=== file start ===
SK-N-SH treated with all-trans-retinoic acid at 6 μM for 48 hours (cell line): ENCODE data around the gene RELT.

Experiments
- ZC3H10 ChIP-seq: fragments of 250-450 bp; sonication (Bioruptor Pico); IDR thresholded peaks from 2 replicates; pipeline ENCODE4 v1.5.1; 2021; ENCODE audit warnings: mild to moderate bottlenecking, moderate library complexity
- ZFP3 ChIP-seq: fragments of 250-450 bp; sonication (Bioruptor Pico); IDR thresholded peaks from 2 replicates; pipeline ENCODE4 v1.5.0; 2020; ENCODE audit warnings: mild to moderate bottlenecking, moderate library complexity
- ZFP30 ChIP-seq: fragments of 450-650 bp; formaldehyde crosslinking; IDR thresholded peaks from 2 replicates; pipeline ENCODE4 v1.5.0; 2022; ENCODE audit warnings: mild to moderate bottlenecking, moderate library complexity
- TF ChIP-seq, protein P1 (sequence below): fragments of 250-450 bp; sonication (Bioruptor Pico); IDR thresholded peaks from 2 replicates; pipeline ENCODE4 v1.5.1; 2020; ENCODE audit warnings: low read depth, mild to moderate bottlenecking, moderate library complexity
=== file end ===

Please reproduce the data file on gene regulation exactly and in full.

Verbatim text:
SK-N-SH treated with all-trans-retinoic acid at 6 μM for 48 hours (cell line): ENCODE data around the gene RELT.

Experiments
- ZC3H10 ChIP-seq: fragments of 250-450 bp; sonication (Bioruptor Pico); IDR thresholded peaks from 2 replicates; pipeline ENCODE4 v1.5.1; 2021; ENCODE audit warnings: mild to moderate bottlenecking, moderate library complexity
- ZFP3 ChIP-seq: fragments of 250-450 bp; sonication (Bioruptor Pico); IDR thresholded peaks from 2 replicates; pipeline ENCODE4 v1.5.0; 2020; ENCODE audit warnings: mild to moderate bottlenecking, moderate library complexity
- ZFP30 ChIP-seq: fragments of 450-650 bp; formaldehyde crosslinking; IDR thresholded peaks from 2 replicates; pipeline ENCODE4 v1.5.0; 2022; ENCODE audit warnings: mild to moderate bottlenecking, moderate library complexity
- TF ChIP-seq, protein P1 (sequence below): fragments of 250-450 bp; sonication (Bioruptor Pico); IDR thresholded peaks from 2 replicates; pipeline ENCODE4 v1.5.1; 2020; ENCODE audit warnings: low read depth, mild to moderate bottlenecking, moderate library complexity